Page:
current nuclear weapons states. The 2002 U.S. Nuclear Posture
Review explicitly names seven countries - Iran, Iraq, Libya,
Syria, China, Russia and North Korea - as targets for first
use of U.S. nuclear weapons. With this in mind, it makes
sense that some of these states have sought their own nuclear
deterrent. North Korea's Kim Jong II declared, "The
Iraqi war teaches a lesson, that in order to prevent a war
and defend the security of a country it is necessary to
have a powerful physical deterrent force."
The U.S., with its plans to spend $150 billion to revamp its nuclear complex and produce 125 new nuclear weapons per year under the Complex 2030 and Reliable Replacement Warhead programs, claims that its 10,000 nukes are for deterrence purposes. Yet in addition to making other countries feel unsafe, the U.S. is reinforcing the notion that nuclear weapons are a prerequisite for status on the international scene (look at the five permanent members of the U.N. Security Council) while undermining its own ability to persuade other countries to forsake the nuclear option.
We have seen how nuclear weapons undermine international
security, especially in an age of terrorism where proliferation
increases nuclear materials accessible to groups that are
nonterritorial and therefore undeterrable. But is there
any alternative to nuclear deterrence? Now that nuclear
weapons have been invented and "the genie is out of
the bottle," is there any way to safely disarm? Is
nuclear abolition possible?
In 1997, civil society groups developed a Model Nuclear
Weapons Convention (MNWC), which Costa Rica has submitted
annually to the U.N. General Assembly. Modeled on the effective
conventions against biological and chemical weapons, the
MNWC is an addition to the 1970 Nonproliferation Treaty
regime, which has been eroded by the nuclear weapons states'
refusal to implement their end of the treaty's grand bargain:
good-faith movement toward disarmament under Article VI.
The treaty answers many questions about verification, irreversibility
and how to deal with potential breakout by states. What
happens if a state is able to secretly re-arm, and no other
country has a nuclear deterrent? The draft provides answers
to such questions and can be found at MiddlePowers.org.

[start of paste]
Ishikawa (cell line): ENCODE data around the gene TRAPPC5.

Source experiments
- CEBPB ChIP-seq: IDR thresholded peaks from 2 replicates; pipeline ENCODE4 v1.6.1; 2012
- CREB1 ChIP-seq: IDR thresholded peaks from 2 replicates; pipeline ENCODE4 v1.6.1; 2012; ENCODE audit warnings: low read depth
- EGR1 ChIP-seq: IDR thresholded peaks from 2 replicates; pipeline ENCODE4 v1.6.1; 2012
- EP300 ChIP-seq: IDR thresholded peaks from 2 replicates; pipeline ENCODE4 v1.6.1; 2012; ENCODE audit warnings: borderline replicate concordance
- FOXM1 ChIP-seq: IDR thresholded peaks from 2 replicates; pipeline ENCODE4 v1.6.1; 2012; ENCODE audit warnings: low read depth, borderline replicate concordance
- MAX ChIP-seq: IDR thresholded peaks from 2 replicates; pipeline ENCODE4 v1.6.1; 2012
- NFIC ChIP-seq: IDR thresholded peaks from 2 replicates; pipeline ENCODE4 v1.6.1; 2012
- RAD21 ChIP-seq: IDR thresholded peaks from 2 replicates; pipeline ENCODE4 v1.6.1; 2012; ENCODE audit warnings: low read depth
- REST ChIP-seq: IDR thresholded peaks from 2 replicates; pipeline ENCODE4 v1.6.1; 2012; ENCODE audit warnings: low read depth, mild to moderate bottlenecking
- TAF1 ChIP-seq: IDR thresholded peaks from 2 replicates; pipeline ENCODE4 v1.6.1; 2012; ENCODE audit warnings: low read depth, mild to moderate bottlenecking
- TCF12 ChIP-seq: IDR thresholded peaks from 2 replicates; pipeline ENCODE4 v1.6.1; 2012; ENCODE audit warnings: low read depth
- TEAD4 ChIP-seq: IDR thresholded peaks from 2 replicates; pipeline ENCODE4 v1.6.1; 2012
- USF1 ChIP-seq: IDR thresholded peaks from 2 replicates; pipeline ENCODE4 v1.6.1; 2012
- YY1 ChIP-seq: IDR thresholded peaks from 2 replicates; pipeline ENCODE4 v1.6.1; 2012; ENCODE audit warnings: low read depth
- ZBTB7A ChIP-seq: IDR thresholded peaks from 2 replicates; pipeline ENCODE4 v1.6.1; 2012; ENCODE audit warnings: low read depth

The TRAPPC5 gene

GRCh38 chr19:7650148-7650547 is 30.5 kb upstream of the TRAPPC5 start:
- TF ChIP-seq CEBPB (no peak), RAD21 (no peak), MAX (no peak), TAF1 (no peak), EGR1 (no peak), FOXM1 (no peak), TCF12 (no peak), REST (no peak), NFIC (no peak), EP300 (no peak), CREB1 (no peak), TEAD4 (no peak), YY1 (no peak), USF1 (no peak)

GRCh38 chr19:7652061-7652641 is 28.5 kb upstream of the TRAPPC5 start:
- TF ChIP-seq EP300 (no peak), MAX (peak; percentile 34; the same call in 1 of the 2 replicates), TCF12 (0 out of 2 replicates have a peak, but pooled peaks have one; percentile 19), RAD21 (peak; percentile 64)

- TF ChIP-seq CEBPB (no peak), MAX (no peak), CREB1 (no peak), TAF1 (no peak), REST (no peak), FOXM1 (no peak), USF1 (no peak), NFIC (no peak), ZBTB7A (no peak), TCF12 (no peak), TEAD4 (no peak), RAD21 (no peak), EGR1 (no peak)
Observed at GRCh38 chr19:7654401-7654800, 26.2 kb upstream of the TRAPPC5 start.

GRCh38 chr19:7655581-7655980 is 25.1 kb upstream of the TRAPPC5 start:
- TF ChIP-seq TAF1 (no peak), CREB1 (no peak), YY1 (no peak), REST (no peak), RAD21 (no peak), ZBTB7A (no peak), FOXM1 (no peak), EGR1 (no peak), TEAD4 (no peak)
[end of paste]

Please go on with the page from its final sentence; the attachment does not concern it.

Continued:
It states, "The real risk of breakout inherent in a
nuclear disarmament regime must be measured not against
a perfect nuclear weapons free world - where breakout is
impossible - but against the world we live in today
The development of a nuclear weapon free regime will itself
change the security situation. In the longer term, owing
in part to the Nuclear Weapons Convention, global collective
security arrangements may develop that are capable of effectiveness
against any state breaching the NWC."
Nuclear abolition is not just possible and
not just desirable, but it is also essential for global
human survival. Nuclear weapons are meant to "never
be used," but their development and testing has been
a 60-year secret war by nuclear weapons states against their
own people and the environment. Whether it's accidental
nuclear use, deliberate attack by a terrorist group, or
a pre-emptive counter-proliferation nuclear strike by a
nuclear weapon state like the U.S., one hydrogen bomb of
the kind we have today would permanently destroy everyone's
hope for a secure life. We can't put the splitting of the
atom back in the bottle, but there is a way out of the nuclear
maze if global civil society pressures our governments to
invest in the global security that comes through international
law. Our willingness to explore alternative security theories
may just make the difference in the choice Martin Luther
King offered us, "the choice between nonviolence and
Chelsea Collonge is a recent UC Berkeley graduate who currently works for Nevada Desert Experience.